Summary

So by not doing any of the above you should be in a good place to land that dream interview by nailing the CV stage. Go-on, change your life and land your dream role!

If you have landed your dream interview, be sure to check out my How to be Rubbish at Interviews article, packed with a similar amount of no-nonsense, practical advice.

You can download my PDF list of these pointers that you can print off – see below.How to be rubbish at writing CVs and Resumes

Using Evernote to manage my team and me

I’ve been implementing my own version of GTD using Evernote, and have come up with a good way to stay in touch with management of my team.

Action / Context tags

One aspect of my Evernote system is context tags. These all start with ‘@’, which keeps them near the top of the tag list, and tells me what type of note it is. I started off just using @action, which told me I had to do something. As I got more comfortable with Evernote I realised I could expand this to include other types of activity. I now use 5 context tags:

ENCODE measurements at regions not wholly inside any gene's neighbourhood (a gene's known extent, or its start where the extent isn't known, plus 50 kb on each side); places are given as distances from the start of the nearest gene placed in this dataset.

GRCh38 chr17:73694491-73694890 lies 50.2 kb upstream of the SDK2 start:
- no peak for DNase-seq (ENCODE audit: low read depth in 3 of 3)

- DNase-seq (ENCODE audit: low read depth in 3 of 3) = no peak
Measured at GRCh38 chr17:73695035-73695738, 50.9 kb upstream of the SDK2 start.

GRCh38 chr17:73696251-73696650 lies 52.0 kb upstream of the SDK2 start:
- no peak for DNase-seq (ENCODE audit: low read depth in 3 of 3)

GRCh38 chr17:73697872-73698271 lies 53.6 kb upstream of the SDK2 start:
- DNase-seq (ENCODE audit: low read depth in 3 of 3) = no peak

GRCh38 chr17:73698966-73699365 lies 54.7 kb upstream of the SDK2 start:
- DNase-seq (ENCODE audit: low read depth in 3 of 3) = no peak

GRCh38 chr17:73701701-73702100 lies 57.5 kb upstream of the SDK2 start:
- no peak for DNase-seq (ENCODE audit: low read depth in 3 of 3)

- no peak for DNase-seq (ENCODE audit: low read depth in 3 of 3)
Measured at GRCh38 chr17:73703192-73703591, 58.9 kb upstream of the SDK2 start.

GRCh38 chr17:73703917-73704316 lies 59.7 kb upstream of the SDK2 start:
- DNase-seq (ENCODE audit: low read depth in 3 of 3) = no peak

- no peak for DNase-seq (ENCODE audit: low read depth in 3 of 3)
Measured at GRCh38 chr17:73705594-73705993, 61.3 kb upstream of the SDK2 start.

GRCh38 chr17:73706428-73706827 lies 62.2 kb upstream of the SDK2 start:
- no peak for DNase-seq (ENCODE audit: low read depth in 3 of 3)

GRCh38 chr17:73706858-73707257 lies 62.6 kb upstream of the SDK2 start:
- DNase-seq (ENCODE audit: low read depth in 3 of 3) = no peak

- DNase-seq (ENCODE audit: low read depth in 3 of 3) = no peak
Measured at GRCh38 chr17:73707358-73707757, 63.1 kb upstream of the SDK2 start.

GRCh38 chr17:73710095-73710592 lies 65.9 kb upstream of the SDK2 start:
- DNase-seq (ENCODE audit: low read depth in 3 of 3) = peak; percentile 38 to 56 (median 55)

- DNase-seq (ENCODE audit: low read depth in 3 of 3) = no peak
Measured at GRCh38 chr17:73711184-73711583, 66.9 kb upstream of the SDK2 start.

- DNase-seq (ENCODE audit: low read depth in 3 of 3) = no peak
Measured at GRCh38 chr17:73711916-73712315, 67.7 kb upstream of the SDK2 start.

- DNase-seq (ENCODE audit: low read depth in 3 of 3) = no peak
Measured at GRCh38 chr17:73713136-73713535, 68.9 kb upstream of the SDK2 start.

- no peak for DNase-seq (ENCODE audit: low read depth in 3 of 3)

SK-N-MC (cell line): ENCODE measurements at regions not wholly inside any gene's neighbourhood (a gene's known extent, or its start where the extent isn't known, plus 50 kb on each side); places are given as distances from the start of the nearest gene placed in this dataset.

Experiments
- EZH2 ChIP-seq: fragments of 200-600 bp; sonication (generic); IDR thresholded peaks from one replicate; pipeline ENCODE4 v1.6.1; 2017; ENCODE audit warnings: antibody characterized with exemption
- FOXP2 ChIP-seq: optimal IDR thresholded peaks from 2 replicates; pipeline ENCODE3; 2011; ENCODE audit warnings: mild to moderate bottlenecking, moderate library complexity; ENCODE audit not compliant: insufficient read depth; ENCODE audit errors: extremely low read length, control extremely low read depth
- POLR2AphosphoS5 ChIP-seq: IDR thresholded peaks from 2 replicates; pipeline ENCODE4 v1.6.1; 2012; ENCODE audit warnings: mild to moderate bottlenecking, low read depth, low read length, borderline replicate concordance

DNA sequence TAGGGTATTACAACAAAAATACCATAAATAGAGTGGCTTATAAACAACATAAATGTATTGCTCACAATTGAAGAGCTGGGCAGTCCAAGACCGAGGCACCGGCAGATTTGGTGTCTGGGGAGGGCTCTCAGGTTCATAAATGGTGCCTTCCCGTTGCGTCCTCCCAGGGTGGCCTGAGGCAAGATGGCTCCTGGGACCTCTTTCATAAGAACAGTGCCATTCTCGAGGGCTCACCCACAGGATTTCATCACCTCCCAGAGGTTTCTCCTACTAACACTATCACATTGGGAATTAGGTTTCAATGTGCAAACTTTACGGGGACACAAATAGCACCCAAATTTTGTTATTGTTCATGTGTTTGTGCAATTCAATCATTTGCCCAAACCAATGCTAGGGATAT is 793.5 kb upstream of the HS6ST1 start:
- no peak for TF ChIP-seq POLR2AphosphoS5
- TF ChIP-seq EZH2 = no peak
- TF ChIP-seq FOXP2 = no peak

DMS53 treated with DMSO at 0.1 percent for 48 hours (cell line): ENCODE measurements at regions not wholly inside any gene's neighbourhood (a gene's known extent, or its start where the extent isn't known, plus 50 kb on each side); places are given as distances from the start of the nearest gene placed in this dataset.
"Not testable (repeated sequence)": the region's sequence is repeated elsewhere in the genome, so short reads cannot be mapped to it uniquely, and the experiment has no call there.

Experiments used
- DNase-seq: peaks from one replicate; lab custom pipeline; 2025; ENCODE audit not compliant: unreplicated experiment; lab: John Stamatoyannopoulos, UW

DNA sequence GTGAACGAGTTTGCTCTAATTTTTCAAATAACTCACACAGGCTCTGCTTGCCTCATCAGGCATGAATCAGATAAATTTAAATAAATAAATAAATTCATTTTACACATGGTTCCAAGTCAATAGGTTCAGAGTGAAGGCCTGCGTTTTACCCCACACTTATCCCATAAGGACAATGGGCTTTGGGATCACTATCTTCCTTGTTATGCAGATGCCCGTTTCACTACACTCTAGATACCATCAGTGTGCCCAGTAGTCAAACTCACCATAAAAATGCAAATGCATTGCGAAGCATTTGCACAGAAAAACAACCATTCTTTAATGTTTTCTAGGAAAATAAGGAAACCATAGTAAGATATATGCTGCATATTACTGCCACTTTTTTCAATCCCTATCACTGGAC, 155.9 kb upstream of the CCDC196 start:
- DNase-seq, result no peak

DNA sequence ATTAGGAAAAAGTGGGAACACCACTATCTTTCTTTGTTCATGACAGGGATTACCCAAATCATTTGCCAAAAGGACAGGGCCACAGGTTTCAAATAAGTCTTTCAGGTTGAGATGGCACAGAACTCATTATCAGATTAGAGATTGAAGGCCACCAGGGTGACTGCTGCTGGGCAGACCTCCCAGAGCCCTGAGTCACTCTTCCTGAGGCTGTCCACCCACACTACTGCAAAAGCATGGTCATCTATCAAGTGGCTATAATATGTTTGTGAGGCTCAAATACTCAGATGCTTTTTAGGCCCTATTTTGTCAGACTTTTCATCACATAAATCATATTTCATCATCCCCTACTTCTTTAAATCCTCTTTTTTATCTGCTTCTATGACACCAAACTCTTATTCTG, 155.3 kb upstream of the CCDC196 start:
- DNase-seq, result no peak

• @action – something I need to do
  • @waiting for – something that someone else (not in my team) is doing for me
  • @delegate – something I have given to my team to do
  • @feedback – specific feedback that I want to give to my team members
  • @discuss – something I want to discuss

These have really helped me stay on top of things. It’s easy to forget what you’ve asked your guys to do, and easy to forget specific feedback you want to give. Using these tags allow me to get closer to Dave Allen’s ‘Mind like water’.

Name tags

I tag each note with the name of the person that it relates to. I have one tag for each member of my team, and a tag for other key stakeholders (eg wife, boss, mother-in-law etc…)

So when I’m preparing for a one to one with a team member I pull up their name tag, and use the context tags to remind me what I’ve delegated, what needs to be fed-back and so on.

Trusted system

Now my team management is completely out of my head, in a trusted system. I add notes as they occur, and then can forget about it until the appropriate time. Dave Allen would be proud (I hope…!)

For info on my notebook and tag setup, check out this post, and for an honest appraisal of my first ever GTD attempt using Evernote, click here